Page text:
The Yankees hit many, many home runs to the RF bleachers. But there were so many people sitting down, it made it impossible to move around and have a chance at getting a ball. There was one kid tat I need to mention here. He was about 12 or so and came very close to getting a ball about 10 times, and whenever he didn’t get it, he cried his eyes out. And he wasn’t wearing a glove. Every time the ball was hit close to the wall, he would scream the player’s last name, in hopes of getting the ball.
Some guy did end up giving him the ball, which I think David Robertson tossed up. He then approached me, asking if I wanted to trade, my first home run ball for his toss up. Obviously, my answer was no, but I asked to see the ball, just to see if it had any special logo or anything. Nope. It was just a simple practice ball.
I decided to stand close to where I had gotten my first ball, in the aisle to the section over to the left. A lot of balls were hit just below us, and every time, Tony Pena, the Yankees bench coach would go and retrieve it. I asked him for it the first few times, and just gave up asking him after that. The only other ball I came relatively close to during the Yankee’s portion of BP, I probably should have had, but them again, someone else should have too. The ball was hit right at him. He had a beer in both hands. He set one down, to try to make a one handed grab, and of course, he dropped it. But as I went to grab it, he yelled “STOP HIM” and like 4 other people went to grab it, as he kicked it to his girlfriend, spilling about 1/4 of his beer on me. Another guy grabbed it, and gave it back, after the 20-something year old guy threw a fit about how it should be his and how he deserves it, and a bunch of other random crap. Overall, BP was very exciting.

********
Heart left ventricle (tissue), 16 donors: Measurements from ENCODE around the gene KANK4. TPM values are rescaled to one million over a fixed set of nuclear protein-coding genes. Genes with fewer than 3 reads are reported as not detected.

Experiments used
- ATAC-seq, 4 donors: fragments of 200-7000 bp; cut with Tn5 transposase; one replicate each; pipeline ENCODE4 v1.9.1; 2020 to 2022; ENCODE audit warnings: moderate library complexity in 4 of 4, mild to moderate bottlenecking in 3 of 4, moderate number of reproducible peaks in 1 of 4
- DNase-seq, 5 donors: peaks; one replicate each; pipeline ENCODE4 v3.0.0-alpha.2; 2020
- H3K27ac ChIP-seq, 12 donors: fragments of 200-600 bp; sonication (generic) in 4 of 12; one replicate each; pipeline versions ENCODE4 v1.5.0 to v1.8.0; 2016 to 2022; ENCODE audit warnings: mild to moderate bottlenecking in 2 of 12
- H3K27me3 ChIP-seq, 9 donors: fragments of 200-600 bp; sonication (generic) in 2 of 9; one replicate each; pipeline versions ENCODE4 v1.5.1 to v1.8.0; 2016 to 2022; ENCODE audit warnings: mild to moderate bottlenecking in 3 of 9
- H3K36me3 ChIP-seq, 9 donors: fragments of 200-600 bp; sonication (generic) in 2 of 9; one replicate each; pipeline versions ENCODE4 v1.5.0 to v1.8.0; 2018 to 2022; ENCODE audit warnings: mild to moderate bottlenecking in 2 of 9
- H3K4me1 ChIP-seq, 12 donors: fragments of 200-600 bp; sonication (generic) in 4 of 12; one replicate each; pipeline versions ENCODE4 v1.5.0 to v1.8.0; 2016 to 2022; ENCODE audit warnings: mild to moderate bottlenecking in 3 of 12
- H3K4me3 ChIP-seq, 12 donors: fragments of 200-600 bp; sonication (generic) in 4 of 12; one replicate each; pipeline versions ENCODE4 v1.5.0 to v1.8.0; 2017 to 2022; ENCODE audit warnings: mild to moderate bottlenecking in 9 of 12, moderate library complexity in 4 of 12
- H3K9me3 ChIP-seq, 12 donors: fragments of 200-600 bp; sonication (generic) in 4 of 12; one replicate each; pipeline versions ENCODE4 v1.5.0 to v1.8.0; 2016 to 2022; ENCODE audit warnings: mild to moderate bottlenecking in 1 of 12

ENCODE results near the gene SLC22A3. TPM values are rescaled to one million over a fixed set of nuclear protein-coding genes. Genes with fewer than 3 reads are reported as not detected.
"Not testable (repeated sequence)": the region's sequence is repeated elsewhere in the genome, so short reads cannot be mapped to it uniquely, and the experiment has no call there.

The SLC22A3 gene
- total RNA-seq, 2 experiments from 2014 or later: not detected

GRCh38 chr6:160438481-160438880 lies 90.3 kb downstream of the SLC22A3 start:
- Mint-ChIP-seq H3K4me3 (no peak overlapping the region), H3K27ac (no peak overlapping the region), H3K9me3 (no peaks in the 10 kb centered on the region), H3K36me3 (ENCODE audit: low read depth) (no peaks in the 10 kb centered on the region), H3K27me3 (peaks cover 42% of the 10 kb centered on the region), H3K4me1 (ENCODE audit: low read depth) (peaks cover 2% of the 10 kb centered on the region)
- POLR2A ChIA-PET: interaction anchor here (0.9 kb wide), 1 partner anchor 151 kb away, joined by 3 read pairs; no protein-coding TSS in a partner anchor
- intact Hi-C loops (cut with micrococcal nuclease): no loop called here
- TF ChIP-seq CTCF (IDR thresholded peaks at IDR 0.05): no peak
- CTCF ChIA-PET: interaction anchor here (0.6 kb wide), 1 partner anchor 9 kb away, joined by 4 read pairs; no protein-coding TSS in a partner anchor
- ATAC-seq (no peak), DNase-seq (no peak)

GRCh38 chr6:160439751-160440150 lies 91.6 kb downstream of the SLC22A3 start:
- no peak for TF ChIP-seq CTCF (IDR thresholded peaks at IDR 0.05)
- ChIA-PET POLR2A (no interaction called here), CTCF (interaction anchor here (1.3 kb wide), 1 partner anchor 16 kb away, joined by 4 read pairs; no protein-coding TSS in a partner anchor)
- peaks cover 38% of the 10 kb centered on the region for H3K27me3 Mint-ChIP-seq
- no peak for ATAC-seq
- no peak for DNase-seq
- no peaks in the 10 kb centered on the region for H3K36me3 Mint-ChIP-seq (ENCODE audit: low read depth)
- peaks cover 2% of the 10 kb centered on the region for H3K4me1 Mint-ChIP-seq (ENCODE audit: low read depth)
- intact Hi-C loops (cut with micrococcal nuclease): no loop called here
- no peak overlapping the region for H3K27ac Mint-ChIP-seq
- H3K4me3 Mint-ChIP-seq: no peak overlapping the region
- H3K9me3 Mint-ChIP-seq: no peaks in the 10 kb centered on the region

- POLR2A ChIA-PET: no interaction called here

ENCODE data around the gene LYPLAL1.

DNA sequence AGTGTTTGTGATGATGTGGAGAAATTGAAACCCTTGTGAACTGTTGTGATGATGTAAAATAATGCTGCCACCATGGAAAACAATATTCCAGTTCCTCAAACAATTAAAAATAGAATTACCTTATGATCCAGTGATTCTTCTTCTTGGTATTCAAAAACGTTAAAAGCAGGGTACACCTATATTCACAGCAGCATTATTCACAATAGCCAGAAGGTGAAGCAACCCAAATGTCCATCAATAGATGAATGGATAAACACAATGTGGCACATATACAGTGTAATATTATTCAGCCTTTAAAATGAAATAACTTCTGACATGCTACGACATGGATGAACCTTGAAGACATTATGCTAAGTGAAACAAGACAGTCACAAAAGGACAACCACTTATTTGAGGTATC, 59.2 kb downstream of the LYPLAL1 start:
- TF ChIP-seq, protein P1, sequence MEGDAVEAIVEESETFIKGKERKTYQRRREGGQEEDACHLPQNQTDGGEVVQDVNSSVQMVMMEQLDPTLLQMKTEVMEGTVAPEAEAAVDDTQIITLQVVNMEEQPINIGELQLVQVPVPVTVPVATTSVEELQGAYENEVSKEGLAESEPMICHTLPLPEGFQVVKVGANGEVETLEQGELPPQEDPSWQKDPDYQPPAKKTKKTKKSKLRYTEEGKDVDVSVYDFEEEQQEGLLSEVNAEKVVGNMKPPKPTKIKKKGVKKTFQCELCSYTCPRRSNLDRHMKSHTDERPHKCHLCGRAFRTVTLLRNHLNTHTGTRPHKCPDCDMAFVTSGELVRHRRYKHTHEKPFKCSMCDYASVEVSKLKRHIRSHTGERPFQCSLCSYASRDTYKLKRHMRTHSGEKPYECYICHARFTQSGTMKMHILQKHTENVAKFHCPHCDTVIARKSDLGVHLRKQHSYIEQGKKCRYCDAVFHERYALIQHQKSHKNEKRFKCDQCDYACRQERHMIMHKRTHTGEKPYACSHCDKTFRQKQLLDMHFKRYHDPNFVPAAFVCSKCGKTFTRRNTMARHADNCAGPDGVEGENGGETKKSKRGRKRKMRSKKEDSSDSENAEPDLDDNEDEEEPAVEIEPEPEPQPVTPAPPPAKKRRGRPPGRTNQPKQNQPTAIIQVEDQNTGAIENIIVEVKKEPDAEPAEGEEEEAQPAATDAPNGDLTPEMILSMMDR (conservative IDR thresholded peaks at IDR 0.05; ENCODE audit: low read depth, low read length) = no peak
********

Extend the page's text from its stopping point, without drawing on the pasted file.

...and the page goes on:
Once the cages were pulled away, I went and got myself a soda, which I rarely have. Actually, I only ever drink soda at baseball games. But after I got my soda, I sat in my seat and talked with my mom for about 20 minutes, as there was ZERO action on the field.
Then, I saw Derek Norris warming up with Chip Hale, the A’s bench coach down by the A’s bullpen. I put my jersey back on, grabbed my catcher’s mitt and headed down there, hoping that I wouldn’t have to get my ticket checked, like the A’s ushers usually do half an hour before game time. I got down right next to the foul pole and BBQ Terrace, and there was no usher for the section at all! Sweet!
Once they were done, Derek started warming up with Jarrod Parker, the starting pitcher that evening. Once they were done playing long toss, Parker went to throw the ball to Casey Chavez, the brother of former A Eric Chavez, and the A’s bullpen catcher, when I called out to him. He threw the ball to me, and despite my jump, the ball sailed 10 feet over my head.
Believe it or not, he didn’t do that during the game at all! all of this, I pretty much headed back to my seat, with not much more to do.
Yep, I’m crazy. Sitting right next to the drummer that you hear at very A’s game.
So, If you don’t know, last year, a bunch of A’s fans gathered in RF for the first ever Bacon Tuesday. This game happened to be against the Royals, and Jeff Francoeur happened to be the right fielder. He wrapped $100 on a ball and tossed it to them. The money was for bacon. So this year, when the Royals came to the Coliseum in April, they held the 2nd annual Bacon Tuesday, and this time gave Fancoeur a Bacon Tuesday Shirt.
After hearing about Jeff Francoeur’s Bacon Tuesday at the Coliseum, Josh Reddick, a huge wrestling fan sent a replica WWE title belt to the fans in Oakland’s right-field bleachers and declared Thursdays Title Thursdays. Well whenever Josh Reddick comes to the plate, they have the wrestling belt in right field. Here is a quick article on Cut4.